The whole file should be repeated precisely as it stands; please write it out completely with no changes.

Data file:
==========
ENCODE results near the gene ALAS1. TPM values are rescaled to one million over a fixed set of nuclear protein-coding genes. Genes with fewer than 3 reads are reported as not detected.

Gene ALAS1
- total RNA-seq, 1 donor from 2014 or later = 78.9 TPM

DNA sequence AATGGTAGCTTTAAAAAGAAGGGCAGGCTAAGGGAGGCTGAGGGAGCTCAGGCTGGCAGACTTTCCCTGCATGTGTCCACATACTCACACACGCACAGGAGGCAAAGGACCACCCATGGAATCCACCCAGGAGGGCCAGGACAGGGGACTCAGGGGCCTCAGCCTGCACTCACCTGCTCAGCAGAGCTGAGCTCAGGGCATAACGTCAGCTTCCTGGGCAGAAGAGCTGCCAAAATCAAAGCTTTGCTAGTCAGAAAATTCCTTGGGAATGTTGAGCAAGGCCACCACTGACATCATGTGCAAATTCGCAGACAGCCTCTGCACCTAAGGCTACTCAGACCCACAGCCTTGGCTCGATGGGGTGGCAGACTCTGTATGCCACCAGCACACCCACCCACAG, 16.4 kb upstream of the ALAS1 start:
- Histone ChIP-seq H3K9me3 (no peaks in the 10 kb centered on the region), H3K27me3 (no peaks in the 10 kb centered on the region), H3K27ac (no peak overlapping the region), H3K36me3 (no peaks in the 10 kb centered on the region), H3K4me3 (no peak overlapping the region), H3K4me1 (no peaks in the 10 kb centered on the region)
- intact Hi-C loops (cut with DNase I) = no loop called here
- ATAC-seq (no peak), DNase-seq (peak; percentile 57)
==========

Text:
ENCODE results near the gene ALAS1. TPM values are rescaled to one million over a fixed set of nuclear protein-coding genes. Genes with fewer than 3 reads are reported as not detected.

Gene ALAS1
- total RNA-seq, 1 donor from 2014 or later = 78.9 TPM

DNA sequence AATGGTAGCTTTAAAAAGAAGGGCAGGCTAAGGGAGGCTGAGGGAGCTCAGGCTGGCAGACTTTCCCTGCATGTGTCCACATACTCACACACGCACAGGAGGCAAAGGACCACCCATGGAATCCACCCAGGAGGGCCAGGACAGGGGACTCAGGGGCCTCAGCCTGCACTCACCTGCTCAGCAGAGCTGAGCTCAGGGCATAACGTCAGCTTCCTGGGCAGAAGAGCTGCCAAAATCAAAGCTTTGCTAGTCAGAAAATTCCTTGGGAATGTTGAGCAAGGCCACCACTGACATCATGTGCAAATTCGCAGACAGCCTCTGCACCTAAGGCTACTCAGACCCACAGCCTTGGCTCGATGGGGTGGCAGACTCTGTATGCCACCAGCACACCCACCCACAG, 16.4 kb upstream of the ALAS1 start:
- Histone ChIP-seq H3K9me3 (no peaks in the 10 kb centered on the region), H3K27me3 (no peaks in the 10 kb centered on the region), H3K27ac (no peak overlapping the region), H3K36me3 (no peaks in the 10 kb centered on the region), H3K4me3 (no peak overlapping the region), H3K4me1 (no peaks in the 10 kb centered on the region)
- intact Hi-C loops (cut with DNase I) = no loop called here
- ATAC-seq (no peak), DNase-seq (peak; percentile 57)